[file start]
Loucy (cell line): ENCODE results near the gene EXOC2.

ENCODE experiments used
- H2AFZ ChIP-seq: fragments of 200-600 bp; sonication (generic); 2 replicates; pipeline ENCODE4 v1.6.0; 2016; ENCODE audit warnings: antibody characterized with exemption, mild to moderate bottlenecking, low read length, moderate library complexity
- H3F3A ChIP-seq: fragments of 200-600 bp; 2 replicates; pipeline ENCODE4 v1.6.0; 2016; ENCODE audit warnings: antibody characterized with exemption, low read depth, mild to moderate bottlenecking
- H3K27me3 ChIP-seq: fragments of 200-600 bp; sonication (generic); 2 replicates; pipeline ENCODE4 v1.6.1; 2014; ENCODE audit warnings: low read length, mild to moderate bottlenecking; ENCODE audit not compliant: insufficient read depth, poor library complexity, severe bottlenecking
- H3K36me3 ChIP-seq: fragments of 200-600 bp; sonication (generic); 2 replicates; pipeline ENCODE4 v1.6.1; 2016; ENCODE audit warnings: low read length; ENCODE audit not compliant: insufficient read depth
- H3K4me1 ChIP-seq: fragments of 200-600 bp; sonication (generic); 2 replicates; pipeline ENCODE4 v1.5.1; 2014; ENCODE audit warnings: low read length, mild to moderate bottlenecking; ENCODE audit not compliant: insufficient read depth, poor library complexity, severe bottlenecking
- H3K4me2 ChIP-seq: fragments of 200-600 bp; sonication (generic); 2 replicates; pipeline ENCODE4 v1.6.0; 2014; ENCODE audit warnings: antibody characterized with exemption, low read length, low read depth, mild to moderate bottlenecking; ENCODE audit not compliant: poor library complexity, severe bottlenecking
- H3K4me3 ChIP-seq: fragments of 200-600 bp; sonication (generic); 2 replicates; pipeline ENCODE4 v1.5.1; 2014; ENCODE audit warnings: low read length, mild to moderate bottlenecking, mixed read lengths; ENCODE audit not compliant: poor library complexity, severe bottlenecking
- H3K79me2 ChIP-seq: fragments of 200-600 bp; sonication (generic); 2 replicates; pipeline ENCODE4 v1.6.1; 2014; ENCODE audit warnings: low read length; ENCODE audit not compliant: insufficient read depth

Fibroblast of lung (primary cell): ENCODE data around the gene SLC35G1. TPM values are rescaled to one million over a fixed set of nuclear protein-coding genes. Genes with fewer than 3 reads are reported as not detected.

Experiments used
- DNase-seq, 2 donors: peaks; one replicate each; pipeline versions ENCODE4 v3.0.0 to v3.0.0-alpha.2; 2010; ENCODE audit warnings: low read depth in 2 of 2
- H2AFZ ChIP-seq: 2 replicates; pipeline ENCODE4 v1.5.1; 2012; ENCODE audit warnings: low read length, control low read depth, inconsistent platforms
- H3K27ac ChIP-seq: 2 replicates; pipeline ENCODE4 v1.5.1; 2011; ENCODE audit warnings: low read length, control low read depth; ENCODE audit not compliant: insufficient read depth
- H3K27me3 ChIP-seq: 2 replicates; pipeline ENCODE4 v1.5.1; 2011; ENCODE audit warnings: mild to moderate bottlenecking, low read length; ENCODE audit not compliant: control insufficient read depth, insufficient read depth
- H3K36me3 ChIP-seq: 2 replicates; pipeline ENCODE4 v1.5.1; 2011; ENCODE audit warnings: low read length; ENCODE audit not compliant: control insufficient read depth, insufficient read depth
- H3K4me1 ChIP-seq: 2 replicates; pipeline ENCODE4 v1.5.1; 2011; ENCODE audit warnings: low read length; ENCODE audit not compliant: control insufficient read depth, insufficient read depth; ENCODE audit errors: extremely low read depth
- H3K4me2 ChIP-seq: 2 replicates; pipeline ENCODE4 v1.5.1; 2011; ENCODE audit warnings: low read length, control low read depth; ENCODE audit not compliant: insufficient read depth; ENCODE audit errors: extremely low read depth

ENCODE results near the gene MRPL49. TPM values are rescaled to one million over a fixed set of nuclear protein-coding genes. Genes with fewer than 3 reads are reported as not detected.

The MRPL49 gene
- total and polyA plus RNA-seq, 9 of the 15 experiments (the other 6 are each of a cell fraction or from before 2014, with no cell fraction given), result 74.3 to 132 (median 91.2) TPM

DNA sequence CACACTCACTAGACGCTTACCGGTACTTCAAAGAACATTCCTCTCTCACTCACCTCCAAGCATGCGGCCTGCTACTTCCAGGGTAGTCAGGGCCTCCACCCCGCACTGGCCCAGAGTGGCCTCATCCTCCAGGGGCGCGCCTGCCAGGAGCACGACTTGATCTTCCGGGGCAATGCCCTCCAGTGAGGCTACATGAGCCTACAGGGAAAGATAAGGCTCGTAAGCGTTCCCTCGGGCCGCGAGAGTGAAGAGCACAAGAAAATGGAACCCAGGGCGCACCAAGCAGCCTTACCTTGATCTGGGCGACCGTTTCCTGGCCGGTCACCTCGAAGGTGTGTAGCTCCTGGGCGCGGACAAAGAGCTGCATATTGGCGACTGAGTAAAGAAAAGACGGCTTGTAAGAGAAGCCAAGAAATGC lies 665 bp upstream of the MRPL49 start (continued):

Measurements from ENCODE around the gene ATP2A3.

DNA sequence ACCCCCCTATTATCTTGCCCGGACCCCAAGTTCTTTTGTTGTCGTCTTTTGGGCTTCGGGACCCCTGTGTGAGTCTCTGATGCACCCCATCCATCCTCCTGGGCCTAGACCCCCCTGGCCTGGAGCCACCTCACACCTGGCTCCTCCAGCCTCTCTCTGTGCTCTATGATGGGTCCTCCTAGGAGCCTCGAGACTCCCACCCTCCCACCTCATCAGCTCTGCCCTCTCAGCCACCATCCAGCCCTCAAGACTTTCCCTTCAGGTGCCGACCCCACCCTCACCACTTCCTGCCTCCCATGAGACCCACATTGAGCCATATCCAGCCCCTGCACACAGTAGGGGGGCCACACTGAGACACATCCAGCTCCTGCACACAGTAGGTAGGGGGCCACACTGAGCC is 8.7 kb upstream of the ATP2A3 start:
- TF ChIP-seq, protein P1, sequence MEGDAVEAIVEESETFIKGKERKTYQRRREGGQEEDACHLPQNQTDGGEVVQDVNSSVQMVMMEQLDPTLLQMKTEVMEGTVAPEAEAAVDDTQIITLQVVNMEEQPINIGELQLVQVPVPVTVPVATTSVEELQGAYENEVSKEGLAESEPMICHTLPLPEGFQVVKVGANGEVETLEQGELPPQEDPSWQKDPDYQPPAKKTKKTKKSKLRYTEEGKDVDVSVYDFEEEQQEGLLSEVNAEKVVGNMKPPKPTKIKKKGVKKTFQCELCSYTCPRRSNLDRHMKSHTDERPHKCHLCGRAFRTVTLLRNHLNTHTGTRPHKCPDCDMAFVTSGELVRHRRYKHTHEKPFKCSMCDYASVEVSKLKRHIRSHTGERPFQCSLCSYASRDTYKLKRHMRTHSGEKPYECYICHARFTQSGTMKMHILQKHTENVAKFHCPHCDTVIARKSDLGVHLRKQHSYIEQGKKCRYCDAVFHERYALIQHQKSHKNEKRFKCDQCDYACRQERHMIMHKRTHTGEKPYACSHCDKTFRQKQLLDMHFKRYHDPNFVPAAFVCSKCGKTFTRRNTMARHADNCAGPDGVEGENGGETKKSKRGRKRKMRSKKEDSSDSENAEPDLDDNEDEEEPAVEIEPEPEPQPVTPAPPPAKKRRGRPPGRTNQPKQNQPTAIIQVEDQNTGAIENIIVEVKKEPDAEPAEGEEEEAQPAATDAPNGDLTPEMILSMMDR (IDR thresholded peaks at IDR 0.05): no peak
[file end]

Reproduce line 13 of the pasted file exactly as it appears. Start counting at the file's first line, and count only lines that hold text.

- DNase-seq, 2 donors: peaks; one replicate each; pipeline versions ENCODE4 v3.0.0 to v3.0.0-alpha.2; 2010; ENCODE audit warnings: low read depth in 2 of 2